After Christian has fulfilled his purpose of mating with Maja, the true reason for bringing these outsiders to the village is revealed. For the midsommar celebration’s finale, ritualistic sacrifice is necessary. We learn that yes, Josh, Mark, Connie, and Simon have all already been killed and will serve as sacrifices in the ritual, which now needs two volunteers from the village and one additional sacrifice. For the final pick, Dani is allowed to choose who dies—Christian, or a lottery-selected villager. Heartbroken, bitter, and angry over Christian’s betrayal (not just physical, but emotional as she considers the entirety of their relationship), Dani chooses Christian to die, in turn choosing this community as her family. Christian is then stuffed inside a bear carcass (still alive, mind you) and placed in the sacred temple along with the four dead outsiders and two volunteers.
As the temple is set on fire, the villagers look on. When one of the volunteers screams in anguish as he burns alive, the villagers outside begin to mimic his cries, writhing around and crying out. And while Dani—still in her May Queen garb—initially looks on in horror, her face eventually curls into a smile, and she joins the villagers in their celebration.
At the beginning of the film, Dani is alone in her grief. At the end, she’s sharing not just her grief and pain, but joy and celebration. When her family died, Christian and his friends failed to fill in the gap. She was alone, isolated, and lacking any considerable empathy or compassion from those around her. By the film’s end, she’s embraced the values of this commune—values of community and found-family—and finally feels seen, heard, and felt.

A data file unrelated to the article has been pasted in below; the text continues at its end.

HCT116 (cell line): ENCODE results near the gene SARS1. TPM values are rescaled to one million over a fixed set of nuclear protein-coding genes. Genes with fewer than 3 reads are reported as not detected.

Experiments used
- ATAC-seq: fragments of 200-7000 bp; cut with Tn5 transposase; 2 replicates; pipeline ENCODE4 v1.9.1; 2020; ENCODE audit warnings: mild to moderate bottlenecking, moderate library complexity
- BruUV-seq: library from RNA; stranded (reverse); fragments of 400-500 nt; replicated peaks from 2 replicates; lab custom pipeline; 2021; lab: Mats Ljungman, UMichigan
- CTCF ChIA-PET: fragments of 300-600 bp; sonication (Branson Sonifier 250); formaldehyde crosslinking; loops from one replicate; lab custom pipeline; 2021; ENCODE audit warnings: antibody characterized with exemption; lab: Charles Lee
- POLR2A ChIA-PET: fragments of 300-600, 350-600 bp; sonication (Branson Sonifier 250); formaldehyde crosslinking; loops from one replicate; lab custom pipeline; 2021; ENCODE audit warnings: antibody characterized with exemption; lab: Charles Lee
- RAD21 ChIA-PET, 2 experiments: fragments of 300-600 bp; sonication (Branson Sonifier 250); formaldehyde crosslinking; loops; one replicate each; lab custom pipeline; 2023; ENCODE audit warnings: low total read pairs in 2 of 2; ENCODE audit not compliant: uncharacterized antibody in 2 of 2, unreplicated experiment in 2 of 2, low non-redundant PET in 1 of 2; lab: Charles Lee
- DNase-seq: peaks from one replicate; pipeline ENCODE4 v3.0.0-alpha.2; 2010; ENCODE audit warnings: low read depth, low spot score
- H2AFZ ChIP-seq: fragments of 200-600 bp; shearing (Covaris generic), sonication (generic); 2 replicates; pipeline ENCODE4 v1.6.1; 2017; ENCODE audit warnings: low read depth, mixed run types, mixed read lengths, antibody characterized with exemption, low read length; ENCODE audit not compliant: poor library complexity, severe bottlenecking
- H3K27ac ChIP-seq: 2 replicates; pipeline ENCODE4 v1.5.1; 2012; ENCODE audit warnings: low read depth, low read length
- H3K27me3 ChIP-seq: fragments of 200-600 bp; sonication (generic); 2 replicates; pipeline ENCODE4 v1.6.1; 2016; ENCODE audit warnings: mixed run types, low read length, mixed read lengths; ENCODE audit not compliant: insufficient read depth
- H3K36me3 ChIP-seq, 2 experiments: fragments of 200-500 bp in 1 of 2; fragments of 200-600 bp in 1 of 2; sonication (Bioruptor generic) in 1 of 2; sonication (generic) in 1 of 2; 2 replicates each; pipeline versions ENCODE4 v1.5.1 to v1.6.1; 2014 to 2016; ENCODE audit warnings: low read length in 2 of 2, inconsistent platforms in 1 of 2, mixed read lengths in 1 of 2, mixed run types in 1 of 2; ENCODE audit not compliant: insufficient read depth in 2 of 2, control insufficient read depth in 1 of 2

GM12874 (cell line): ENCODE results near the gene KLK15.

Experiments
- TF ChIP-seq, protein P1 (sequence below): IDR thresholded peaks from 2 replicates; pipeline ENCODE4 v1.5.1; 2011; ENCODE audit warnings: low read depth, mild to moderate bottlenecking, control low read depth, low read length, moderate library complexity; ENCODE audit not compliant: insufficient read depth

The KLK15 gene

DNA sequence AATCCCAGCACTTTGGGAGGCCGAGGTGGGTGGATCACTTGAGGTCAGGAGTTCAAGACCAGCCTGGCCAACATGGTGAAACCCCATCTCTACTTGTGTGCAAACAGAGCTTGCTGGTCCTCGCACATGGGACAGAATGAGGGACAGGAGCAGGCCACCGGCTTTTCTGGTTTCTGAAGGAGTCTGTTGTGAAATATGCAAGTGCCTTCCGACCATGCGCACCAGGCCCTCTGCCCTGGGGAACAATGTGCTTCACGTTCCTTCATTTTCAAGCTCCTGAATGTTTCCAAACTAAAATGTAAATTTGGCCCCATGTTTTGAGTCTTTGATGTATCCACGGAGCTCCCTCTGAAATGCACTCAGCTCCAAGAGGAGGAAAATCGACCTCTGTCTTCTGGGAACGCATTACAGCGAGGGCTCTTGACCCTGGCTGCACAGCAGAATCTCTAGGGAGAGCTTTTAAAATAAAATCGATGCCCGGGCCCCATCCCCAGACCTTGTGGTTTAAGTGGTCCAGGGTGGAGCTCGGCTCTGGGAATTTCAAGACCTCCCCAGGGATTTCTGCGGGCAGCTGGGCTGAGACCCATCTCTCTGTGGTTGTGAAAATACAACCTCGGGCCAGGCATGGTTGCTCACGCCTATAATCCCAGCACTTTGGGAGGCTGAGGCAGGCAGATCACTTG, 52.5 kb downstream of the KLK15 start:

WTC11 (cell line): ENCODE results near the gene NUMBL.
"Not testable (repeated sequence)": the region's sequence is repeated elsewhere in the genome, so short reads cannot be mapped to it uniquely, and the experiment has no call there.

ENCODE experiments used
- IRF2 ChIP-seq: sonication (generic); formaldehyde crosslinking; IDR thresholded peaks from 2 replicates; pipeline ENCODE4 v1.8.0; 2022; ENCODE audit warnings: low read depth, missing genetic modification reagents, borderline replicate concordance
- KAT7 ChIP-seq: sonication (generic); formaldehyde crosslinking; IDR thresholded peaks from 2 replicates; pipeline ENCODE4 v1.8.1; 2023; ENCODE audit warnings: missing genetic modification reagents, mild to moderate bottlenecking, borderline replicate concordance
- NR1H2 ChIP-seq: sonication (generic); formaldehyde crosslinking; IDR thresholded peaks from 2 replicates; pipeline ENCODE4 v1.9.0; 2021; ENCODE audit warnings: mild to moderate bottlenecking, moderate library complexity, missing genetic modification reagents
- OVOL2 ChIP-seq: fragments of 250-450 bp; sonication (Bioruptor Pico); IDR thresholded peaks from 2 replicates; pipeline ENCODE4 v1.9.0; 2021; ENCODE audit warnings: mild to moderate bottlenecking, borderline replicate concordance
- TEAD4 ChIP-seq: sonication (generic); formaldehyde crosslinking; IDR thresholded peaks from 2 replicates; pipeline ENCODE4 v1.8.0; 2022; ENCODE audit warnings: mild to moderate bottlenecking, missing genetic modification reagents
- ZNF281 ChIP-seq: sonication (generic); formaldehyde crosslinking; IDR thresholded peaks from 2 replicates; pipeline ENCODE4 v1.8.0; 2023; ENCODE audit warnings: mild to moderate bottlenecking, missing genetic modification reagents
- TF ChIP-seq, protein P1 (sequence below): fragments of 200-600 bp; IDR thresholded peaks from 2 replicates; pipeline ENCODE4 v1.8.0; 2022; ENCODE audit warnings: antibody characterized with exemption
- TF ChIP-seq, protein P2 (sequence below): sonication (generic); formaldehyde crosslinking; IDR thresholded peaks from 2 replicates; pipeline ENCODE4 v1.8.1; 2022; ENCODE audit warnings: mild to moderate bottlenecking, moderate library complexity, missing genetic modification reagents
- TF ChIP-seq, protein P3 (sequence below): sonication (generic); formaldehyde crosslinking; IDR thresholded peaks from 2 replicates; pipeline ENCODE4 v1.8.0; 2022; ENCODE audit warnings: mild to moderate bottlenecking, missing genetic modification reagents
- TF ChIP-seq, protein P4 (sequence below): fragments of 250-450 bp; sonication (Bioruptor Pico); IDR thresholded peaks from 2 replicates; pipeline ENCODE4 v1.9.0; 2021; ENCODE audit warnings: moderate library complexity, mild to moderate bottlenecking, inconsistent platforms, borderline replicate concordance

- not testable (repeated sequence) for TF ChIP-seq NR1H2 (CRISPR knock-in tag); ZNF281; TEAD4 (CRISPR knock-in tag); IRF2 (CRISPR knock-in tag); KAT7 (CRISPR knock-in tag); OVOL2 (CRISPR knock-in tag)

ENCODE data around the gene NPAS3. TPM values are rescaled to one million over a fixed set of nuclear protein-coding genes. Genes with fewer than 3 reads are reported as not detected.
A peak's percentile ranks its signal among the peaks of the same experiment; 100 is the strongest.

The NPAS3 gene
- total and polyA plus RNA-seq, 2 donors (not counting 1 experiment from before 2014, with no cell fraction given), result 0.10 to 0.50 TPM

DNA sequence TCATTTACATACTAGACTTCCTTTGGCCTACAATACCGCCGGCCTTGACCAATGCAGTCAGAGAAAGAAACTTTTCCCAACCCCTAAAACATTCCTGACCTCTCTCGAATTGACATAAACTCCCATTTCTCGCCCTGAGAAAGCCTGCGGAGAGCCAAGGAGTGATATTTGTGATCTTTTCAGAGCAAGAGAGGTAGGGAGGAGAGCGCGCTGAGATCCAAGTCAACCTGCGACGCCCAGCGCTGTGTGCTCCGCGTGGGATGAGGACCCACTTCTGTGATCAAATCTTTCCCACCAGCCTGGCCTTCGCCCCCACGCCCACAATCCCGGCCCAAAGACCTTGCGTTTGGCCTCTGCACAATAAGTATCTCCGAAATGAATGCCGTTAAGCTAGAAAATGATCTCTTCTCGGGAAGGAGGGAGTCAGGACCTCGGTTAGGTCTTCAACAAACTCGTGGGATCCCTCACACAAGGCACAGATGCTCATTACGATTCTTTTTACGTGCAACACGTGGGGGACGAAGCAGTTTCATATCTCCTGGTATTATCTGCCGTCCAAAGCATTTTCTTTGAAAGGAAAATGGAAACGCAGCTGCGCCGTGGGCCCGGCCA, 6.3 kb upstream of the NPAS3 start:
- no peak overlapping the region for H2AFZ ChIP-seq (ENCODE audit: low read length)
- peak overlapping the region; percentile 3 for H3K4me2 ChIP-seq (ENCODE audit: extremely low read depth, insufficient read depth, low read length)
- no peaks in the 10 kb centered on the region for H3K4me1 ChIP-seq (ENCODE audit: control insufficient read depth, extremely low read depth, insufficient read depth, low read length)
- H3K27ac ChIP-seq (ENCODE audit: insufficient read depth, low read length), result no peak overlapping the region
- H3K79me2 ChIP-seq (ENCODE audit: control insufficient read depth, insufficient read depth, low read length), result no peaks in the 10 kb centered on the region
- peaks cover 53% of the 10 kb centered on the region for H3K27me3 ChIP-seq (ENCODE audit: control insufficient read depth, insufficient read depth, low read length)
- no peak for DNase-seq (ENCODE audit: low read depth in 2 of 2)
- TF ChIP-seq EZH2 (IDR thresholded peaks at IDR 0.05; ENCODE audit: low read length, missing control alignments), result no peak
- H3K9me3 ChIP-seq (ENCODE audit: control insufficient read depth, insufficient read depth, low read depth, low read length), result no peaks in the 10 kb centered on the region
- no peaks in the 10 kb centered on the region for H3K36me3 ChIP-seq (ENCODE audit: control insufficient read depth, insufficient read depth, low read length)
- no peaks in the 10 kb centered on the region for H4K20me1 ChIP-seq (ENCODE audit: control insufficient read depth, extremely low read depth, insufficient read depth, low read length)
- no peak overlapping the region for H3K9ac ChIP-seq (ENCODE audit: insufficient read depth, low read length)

It’s a bittersweet ending to be sure. The cult literally killed people, and while Christian kinda-sorta had it coming, the idea that Pelle (played by Broken Social Scene’s Vilhelm Blomgren) literally made friends with the express purpose of sacrificing them is disturbing. And although Christian sucks, some may question why Pelle chose to sacrifice Josh, who seemed genuinely interested in the rituals and way of life of the commune. Well therein lies your answer—the less the outside world knows about this community’s sex rituals and sacrifice, the better.
But the larger idea inside Midsommar is one of the importance of shared emotion. Relationships are tricky to be sure, but if there’s no foundation of empathy, of understanding, it’s tough to build a lasting companionship. We as humans don’t want to feel isolated in either our pain or joy, and one of the greatest gifts a partner or family member can give us is to share in those emotions. To feel a little less alone. And while yes, by the Midsommar ending Dani’s boyfriend Christian is being burned alive in a ritualistic barn, literally inside the carcass of a bear, alongside the mutilated corpses of their friends, Dani has found a sense of community. Whether she’s horrified or elated, she’s at least found a family in which those emotions can be shared.